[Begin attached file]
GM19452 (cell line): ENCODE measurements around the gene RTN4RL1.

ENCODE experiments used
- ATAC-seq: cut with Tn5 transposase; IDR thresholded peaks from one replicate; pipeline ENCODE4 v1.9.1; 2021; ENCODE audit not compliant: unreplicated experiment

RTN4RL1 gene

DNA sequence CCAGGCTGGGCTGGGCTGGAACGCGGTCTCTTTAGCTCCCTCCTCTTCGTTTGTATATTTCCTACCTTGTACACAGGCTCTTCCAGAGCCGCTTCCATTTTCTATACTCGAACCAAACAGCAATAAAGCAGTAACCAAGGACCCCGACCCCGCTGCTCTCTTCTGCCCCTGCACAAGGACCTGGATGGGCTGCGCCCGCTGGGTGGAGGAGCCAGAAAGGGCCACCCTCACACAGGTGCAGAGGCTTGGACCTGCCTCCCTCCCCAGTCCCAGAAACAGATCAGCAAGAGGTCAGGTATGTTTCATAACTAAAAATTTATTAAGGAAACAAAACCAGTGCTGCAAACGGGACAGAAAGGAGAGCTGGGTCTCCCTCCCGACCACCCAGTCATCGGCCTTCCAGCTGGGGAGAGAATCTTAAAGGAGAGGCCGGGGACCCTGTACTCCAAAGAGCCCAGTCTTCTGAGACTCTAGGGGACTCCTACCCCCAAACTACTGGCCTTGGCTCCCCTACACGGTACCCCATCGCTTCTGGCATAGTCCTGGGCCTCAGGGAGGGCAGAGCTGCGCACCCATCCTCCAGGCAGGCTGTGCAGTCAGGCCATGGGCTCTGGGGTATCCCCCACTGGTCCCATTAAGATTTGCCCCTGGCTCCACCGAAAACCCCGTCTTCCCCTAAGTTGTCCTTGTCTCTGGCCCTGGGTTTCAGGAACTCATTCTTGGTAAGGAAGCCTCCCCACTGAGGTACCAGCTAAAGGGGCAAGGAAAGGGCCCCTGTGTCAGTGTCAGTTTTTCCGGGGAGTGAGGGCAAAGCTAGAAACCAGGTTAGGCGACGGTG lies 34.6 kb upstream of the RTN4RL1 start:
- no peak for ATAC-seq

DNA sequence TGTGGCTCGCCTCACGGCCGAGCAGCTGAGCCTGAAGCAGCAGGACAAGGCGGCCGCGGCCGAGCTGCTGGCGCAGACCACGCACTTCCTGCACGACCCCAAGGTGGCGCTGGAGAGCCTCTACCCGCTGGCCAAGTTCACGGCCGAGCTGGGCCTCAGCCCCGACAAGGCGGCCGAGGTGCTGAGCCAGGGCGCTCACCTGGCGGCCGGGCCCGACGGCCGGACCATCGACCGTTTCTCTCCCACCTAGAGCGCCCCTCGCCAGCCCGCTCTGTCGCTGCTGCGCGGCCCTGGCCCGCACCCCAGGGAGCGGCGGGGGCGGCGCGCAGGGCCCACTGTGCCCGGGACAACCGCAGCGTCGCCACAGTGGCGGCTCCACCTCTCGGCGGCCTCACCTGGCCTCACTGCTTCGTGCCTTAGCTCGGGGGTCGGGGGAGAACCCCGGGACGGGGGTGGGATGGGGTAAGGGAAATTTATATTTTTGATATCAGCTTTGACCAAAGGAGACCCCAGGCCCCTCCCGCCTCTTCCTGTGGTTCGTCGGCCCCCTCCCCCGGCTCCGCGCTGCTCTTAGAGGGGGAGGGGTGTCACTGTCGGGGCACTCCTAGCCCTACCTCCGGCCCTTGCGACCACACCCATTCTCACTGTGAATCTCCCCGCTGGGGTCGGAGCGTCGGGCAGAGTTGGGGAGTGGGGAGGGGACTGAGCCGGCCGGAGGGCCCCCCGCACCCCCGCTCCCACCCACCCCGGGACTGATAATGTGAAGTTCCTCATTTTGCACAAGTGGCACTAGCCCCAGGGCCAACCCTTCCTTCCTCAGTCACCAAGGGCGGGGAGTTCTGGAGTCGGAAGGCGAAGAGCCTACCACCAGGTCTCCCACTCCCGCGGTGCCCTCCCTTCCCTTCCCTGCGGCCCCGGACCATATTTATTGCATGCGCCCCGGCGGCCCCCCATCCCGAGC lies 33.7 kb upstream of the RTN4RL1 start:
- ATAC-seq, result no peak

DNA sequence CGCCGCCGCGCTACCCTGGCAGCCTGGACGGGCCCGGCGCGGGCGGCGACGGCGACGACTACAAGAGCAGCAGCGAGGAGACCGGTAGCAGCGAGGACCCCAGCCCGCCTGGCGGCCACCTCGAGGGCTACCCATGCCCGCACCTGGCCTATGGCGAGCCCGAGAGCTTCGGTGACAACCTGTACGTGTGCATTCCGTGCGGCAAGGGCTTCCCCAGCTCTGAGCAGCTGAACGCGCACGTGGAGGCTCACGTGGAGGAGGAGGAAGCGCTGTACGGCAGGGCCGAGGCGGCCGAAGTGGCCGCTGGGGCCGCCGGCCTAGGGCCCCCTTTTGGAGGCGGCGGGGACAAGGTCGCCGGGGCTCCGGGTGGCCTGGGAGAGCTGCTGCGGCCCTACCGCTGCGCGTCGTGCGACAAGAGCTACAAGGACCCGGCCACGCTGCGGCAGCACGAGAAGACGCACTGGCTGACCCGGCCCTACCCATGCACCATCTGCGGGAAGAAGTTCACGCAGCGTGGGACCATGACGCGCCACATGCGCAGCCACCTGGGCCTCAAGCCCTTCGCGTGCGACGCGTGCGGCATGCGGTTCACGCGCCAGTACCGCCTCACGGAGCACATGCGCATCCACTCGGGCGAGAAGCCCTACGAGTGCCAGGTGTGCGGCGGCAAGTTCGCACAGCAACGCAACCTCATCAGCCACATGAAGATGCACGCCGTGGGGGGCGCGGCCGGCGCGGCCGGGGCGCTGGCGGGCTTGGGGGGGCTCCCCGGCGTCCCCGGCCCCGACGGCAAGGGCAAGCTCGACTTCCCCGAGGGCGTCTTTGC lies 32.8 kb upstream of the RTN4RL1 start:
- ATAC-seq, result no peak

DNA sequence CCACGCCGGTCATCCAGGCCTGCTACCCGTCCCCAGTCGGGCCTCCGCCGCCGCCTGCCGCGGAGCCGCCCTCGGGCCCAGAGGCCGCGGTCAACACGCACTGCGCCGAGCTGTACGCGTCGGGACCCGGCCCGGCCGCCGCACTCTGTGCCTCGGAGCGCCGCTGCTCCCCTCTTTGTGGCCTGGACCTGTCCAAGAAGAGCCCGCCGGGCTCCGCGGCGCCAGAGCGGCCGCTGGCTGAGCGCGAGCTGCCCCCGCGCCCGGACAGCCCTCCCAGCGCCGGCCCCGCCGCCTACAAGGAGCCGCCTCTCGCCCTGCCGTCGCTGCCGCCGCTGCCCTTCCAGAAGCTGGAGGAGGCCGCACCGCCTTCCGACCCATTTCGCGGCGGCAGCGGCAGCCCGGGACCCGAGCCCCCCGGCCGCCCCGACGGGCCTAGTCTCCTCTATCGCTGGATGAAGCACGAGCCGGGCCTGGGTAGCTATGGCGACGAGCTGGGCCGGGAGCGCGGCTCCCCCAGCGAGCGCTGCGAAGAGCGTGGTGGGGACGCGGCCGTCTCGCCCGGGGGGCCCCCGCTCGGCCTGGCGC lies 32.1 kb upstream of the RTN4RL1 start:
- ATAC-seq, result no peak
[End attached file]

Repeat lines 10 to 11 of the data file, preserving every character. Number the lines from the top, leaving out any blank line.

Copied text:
- ATAC-seq, result no peak

DNA sequence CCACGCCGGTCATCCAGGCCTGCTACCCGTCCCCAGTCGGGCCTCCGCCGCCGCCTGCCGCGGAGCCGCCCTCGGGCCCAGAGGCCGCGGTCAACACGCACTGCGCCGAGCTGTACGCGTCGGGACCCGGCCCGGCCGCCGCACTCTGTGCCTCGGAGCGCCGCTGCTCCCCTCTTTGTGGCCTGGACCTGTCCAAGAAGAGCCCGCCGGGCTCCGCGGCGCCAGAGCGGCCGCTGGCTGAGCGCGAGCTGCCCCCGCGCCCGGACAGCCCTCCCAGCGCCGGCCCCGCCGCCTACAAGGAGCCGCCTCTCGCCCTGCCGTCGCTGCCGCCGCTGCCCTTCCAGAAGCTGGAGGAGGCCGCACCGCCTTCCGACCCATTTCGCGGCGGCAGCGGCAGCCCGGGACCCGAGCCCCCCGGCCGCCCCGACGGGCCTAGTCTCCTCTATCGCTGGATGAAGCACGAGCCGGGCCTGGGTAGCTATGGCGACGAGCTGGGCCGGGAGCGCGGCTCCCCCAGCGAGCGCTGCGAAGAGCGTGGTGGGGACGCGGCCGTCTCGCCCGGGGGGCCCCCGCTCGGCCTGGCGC lies 32.1 kb upstream of the RTN4RL1 start: